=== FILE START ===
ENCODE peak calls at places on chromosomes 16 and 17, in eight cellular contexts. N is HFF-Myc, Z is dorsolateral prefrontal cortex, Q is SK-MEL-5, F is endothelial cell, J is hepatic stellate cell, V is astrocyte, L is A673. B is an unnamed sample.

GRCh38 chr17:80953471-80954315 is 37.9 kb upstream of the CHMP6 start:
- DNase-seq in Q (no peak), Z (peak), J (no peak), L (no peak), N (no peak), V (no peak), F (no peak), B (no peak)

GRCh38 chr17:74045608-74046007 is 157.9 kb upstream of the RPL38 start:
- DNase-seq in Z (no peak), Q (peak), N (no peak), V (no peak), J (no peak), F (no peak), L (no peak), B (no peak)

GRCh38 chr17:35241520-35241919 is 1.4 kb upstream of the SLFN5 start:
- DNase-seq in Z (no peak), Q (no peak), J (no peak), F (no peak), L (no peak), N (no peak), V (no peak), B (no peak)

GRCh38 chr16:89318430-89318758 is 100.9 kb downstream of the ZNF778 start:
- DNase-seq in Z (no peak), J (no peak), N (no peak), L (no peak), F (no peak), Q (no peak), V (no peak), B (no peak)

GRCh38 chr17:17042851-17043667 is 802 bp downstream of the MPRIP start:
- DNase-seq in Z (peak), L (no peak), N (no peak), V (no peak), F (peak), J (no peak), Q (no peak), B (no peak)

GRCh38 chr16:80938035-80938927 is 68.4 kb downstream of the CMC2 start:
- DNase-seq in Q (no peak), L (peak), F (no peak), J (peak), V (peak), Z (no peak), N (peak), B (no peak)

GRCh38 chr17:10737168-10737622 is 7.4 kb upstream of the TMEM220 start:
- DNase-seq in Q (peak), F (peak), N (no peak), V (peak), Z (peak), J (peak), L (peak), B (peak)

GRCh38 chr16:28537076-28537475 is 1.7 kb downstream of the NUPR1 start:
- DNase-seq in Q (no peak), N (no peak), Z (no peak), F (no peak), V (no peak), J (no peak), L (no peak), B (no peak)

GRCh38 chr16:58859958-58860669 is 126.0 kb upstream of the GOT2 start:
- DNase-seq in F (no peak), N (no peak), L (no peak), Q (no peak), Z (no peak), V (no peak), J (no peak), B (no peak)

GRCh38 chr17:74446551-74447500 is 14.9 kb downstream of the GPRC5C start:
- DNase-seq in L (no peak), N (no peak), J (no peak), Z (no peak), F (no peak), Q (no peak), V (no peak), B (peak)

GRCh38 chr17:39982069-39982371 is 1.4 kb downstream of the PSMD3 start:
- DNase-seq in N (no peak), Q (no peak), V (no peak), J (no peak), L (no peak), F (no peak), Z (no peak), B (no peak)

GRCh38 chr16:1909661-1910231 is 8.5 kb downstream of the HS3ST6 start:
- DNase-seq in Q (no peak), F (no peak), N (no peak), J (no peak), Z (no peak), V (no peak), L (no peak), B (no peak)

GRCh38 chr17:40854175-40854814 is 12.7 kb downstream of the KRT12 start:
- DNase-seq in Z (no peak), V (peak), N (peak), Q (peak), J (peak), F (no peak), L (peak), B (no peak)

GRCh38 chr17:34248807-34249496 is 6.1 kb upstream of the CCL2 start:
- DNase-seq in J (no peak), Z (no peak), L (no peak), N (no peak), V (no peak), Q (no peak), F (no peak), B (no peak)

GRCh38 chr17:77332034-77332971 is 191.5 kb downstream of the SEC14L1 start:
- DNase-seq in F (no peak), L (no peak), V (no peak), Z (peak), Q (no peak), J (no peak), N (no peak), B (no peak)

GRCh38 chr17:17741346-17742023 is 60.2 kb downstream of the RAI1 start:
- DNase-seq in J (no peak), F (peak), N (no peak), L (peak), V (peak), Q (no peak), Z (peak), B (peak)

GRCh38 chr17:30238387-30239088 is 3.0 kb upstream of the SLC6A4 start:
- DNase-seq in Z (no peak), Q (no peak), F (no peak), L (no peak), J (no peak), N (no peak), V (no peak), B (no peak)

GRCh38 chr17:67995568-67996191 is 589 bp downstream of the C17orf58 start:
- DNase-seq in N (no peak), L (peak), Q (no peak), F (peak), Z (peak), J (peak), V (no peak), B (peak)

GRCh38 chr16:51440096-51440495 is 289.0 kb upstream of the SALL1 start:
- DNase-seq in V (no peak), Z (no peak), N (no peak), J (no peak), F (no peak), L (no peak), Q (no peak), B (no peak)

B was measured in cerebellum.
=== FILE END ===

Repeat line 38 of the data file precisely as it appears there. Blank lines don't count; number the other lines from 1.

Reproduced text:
GRCh38 chr16:51440096-51440495 is 289.0 kb upstream of the SALL1 start: